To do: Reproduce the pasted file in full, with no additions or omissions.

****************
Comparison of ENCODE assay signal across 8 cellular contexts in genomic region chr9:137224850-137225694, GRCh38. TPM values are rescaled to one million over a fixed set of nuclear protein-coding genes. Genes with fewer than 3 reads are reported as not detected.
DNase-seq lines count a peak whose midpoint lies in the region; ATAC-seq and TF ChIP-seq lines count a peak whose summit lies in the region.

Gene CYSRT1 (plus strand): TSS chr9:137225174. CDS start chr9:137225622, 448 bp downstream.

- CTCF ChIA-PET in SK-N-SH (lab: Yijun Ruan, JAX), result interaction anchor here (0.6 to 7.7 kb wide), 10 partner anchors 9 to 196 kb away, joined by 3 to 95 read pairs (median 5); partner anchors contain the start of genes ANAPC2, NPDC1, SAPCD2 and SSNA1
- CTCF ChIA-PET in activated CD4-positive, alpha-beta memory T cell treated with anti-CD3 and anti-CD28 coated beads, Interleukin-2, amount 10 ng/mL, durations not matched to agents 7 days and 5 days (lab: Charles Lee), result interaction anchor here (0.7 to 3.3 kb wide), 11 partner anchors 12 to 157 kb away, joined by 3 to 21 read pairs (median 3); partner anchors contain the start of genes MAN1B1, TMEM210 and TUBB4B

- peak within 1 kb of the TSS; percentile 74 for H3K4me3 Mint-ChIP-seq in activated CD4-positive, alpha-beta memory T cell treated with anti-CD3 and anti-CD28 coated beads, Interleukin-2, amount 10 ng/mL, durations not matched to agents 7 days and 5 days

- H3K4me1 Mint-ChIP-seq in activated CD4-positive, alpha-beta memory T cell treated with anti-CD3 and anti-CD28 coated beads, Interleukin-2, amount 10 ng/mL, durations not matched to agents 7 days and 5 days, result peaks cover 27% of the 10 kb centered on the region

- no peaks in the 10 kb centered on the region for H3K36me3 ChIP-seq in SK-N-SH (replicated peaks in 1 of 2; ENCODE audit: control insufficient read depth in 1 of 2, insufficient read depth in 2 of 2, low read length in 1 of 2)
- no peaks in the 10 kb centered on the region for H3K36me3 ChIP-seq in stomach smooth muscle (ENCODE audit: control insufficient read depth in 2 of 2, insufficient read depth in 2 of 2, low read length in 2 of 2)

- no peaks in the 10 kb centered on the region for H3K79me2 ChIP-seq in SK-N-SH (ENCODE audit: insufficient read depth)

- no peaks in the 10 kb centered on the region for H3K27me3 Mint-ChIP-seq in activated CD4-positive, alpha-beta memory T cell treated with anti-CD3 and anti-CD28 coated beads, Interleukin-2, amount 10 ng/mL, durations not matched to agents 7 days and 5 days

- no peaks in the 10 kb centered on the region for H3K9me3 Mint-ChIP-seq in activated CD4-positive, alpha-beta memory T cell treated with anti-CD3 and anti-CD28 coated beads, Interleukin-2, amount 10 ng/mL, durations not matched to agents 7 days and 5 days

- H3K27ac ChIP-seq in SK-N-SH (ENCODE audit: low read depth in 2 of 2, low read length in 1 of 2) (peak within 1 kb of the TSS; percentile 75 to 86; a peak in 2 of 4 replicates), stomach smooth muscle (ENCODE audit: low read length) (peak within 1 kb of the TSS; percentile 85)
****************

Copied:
Comparison of ENCODE assay signal across 8 cellular contexts in genomic region chr9:137224850-137225694, GRCh38. TPM values are rescaled to one million over a fixed set of nuclear protein-coding genes. Genes with fewer than 3 reads are reported as not detected.
DNase-seq lines count a peak whose midpoint lies in the region; ATAC-seq and TF ChIP-seq lines count a peak whose summit lies in the region.

Gene CYSRT1 (plus strand): TSS chr9:137225174. CDS start chr9:137225622, 448 bp downstream.

- CTCF ChIA-PET in SK-N-SH (lab: Yijun Ruan, JAX), result interaction anchor here (0.6 to 7.7 kb wide), 10 partner anchors 9 to 196 kb away, joined by 3 to 95 read pairs (median 5); partner anchors contain the start of genes ANAPC2, NPDC1, SAPCD2 and SSNA1
- CTCF ChIA-PET in activated CD4-positive, alpha-beta memory T cell treated with anti-CD3 and anti-CD28 coated beads, Interleukin-2, amount 10 ng/mL, durations not matched to agents 7 days and 5 days (lab: Charles Lee), result interaction anchor here (0.7 to 3.3 kb wide), 11 partner anchors 12 to 157 kb away, joined by 3 to 21 read pairs (median 3); partner anchors contain the start of genes MAN1B1, TMEM210 and TUBB4B

- peak within 1 kb of the TSS; percentile 74 for H3K4me3 Mint-ChIP-seq in activated CD4-positive, alpha-beta memory T cell treated with anti-CD3 and anti-CD28 coated beads, Interleukin-2, amount 10 ng/mL, durations not matched to agents 7 days and 5 days

- H3K4me1 Mint-ChIP-seq in activated CD4-positive, alpha-beta memory T cell treated with anti-CD3 and anti-CD28 coated beads, Interleukin-2, amount 10 ng/mL, durations not matched to agents 7 days and 5 days, result peaks cover 27% of the 10 kb centered on the region

- no peaks in the 10 kb centered on the region for H3K36me3 ChIP-seq in SK-N-SH (replicated peaks in 1 of 2; ENCODE audit: control insufficient read depth in 1 of 2, insufficient read depth in 2 of 2, low read length in 1 of 2)
- no peaks in the 10 kb centered on the region for H3K36me3 ChIP-seq in stomach smooth muscle (ENCODE audit: control insufficient read depth in 2 of 2, insufficient read depth in 2 of 2, low read length in 2 of 2)

- no peaks in the 10 kb centered on the region for H3K79me2 ChIP-seq in SK-N-SH (ENCODE audit: insufficient read depth)

- no peaks in the 10 kb centered on the region for H3K27me3 Mint-ChIP-seq in activated CD4-positive, alpha-beta memory T cell treated with anti-CD3 and anti-CD28 coated beads, Interleukin-2, amount 10 ng/mL, durations not matched to agents 7 days and 5 days

- no peaks in the 10 kb centered on the region for H3K9me3 Mint-ChIP-seq in activated CD4-positive, alpha-beta memory T cell treated with anti-CD3 and anti-CD28 coated beads, Interleukin-2, amount 10 ng/mL, durations not matched to agents 7 days and 5 days

- H3K27ac ChIP-seq in SK-N-SH (ENCODE audit: low read depth in 2 of 2, low read length in 1 of 2) (peak within 1 kb of the TSS; percentile 75 to 86; a peak in 2 of 4 replicates), stomach smooth muscle (ENCODE audit: low read length) (peak within 1 kb of the TSS; percentile 85)